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Do men really want to have kids?

Courtesy of Weldon Owen

Interestingly, I discovered this news story last night while stuffing my face with Doritos (while trying not to knock the cigarette out of my mouth). According to a new study out of Stanford University, fathers are less likely to die of heart disease than men who’ve never had kids.

The study, deemed the largest to ever investigate the link between fertility and mortality (a fancy way of saying kids and death), researchers analyzed a decade’s worth of data gathered from 135,000 males (a fancy way of saying the average number of guys that hit on one adult woman). When the study started, none of the dudes had been diagnosed with heart disease or stroke. Nine out of ten of them had children.

Over the course of that decade, childless men were 17 percent more likely to have died of heart disease than guys with kids. In short, the researchers argue that male infertility is linked to heart problems.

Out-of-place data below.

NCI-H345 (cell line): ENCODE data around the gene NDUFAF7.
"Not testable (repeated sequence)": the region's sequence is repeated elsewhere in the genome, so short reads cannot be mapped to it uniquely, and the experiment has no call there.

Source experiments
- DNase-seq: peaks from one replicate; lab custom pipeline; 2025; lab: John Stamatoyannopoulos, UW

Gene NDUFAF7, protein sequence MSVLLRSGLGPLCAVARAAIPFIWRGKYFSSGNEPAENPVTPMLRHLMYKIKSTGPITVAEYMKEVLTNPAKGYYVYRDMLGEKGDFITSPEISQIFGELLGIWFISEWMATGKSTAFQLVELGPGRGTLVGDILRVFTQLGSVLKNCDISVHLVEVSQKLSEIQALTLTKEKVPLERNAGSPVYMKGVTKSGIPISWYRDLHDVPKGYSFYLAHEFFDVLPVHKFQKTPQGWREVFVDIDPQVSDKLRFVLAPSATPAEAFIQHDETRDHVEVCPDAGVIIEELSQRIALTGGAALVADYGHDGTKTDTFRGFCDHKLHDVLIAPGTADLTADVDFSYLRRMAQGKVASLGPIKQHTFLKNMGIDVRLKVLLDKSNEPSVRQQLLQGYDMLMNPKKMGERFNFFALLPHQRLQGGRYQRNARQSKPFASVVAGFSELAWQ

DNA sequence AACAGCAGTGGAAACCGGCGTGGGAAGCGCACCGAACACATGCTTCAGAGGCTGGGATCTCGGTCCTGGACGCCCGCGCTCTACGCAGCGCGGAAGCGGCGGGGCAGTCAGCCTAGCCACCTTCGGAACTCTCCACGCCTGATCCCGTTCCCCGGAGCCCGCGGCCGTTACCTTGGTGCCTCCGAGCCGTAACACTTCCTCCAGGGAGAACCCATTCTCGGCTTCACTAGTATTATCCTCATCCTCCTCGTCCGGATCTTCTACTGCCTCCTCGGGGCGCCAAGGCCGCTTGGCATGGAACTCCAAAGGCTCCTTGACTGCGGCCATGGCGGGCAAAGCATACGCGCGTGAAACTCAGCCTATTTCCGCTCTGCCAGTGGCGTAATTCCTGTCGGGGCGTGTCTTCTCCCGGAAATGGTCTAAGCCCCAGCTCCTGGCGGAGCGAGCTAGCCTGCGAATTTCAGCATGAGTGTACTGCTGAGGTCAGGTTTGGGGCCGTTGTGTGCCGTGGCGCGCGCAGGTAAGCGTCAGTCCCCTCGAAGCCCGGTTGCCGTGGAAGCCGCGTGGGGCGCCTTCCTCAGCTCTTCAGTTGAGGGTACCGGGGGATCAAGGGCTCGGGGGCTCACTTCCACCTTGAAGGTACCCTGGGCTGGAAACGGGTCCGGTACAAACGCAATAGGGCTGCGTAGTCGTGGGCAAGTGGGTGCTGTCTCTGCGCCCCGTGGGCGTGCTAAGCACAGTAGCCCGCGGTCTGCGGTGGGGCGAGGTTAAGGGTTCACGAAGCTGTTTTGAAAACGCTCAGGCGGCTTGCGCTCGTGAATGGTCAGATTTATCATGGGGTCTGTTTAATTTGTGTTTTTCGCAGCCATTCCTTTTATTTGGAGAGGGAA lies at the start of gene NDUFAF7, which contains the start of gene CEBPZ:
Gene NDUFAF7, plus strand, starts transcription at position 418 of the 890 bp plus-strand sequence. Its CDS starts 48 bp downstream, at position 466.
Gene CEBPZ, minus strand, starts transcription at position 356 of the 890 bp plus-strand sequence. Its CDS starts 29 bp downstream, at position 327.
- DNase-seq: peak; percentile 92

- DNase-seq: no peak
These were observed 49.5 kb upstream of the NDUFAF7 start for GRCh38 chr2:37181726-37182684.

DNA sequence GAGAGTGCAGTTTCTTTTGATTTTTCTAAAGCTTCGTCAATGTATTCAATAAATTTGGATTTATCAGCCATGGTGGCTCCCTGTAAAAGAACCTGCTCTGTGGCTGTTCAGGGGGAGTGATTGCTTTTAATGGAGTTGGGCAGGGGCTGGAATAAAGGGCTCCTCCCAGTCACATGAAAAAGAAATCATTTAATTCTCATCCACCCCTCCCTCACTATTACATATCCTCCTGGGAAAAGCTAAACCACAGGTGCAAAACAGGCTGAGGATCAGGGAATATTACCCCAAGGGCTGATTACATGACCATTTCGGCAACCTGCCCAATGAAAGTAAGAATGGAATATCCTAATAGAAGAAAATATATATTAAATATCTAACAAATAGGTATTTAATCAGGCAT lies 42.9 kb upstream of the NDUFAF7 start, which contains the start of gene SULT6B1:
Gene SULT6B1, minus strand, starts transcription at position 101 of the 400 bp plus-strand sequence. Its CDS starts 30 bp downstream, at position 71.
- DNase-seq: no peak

When I read stories like this, I always search for that one nugget that gets lost in the sauce. I found it seven paragraphs down: the study’s authors used the children men have "as a stand-in for whether they were infertile.” In other words, if a guy didn’t have kids, it's because his reproductive system was defective. That’s an awfully big leap to make. Maybe those men didn't want kids. I know I didn’t. And I assure you most men are just like me. They correlate having kids to Communism: sounds good in theory, but would be a disaster if actually put into action.

It took my wife to prove me wrong. And of course I feel differently today. These days, I correlate kids to Aztecs: hard to understand, prone to building weird s#@t, believe in crazy things (“Dad, the food on Mars is red.”)

So ask the dad in your life: did he really think about kids before meeting you? Or did he just hear your biological clock ticking like a Hummer-sized cowbell?